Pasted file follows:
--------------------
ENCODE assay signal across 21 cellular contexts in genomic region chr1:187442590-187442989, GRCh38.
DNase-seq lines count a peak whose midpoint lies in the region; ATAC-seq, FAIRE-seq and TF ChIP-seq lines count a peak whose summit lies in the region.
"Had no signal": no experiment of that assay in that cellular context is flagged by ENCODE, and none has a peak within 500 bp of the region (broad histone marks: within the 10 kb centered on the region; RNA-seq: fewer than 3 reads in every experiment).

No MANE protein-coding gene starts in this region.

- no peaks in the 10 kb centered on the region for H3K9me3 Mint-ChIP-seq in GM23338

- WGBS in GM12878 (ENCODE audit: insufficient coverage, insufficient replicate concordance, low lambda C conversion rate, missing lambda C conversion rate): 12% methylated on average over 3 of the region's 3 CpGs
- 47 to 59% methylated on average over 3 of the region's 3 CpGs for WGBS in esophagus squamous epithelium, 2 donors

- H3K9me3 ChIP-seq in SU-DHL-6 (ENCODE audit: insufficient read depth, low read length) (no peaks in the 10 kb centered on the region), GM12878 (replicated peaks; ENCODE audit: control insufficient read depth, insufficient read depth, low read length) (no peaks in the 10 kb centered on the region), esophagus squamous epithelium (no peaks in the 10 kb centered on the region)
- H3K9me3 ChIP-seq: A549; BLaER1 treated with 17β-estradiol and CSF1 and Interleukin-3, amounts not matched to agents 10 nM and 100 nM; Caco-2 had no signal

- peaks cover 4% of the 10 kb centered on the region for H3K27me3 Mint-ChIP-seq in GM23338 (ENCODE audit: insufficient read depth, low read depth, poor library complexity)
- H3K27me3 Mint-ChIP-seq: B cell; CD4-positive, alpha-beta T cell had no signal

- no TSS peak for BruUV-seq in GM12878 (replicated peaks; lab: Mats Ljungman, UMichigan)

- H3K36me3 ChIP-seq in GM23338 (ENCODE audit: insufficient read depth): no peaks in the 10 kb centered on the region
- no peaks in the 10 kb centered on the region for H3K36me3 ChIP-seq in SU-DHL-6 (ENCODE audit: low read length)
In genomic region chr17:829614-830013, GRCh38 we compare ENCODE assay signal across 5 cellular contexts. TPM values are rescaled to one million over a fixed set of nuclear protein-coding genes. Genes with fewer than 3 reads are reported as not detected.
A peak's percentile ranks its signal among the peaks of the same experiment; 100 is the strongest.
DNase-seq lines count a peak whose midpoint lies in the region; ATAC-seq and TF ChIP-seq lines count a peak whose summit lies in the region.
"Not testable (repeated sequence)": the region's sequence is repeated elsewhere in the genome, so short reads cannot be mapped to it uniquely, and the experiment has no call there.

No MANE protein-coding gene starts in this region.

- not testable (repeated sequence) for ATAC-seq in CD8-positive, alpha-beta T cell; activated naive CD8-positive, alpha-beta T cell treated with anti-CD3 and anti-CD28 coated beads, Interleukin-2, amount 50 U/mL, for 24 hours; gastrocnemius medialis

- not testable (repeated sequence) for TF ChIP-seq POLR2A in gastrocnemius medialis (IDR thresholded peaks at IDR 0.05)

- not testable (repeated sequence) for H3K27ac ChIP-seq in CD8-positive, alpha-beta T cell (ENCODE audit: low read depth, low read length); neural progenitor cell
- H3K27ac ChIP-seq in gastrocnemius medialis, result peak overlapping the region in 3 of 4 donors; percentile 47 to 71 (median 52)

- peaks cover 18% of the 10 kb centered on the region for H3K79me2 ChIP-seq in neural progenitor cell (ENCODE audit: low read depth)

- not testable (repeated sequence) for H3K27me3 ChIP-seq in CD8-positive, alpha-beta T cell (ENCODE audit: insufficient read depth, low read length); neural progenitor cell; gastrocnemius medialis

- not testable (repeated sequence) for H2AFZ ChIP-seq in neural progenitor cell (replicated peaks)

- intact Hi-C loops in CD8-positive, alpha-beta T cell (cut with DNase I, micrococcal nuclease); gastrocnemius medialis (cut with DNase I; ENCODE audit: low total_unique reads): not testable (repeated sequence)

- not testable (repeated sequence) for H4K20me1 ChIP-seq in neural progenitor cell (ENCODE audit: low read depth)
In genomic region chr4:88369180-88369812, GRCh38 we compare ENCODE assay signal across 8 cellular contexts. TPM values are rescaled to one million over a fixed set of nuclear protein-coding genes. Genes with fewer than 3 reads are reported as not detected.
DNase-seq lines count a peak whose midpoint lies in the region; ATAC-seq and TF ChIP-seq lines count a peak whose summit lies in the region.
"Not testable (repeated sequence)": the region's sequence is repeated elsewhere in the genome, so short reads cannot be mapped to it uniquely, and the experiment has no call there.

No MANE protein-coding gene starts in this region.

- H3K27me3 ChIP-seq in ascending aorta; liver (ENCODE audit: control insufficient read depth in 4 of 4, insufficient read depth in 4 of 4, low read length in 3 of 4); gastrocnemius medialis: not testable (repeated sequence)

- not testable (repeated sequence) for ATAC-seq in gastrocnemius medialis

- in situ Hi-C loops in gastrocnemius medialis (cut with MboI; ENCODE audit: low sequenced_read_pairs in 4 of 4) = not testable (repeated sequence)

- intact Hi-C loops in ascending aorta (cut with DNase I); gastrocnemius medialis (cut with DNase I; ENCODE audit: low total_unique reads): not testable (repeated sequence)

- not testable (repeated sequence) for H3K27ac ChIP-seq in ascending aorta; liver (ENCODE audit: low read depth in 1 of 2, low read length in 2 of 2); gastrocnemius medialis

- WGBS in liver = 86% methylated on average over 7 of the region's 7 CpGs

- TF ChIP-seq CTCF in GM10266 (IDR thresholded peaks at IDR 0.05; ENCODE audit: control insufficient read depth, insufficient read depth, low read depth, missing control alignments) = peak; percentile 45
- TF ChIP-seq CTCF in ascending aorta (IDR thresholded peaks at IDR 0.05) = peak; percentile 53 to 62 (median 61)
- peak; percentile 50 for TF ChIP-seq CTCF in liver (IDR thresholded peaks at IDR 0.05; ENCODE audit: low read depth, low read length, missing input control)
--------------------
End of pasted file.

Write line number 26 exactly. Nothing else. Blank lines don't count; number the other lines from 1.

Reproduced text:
- not testable (repeated sequence) for H2AFZ ChIP-seq in neural progenitor cell (replicated peaks)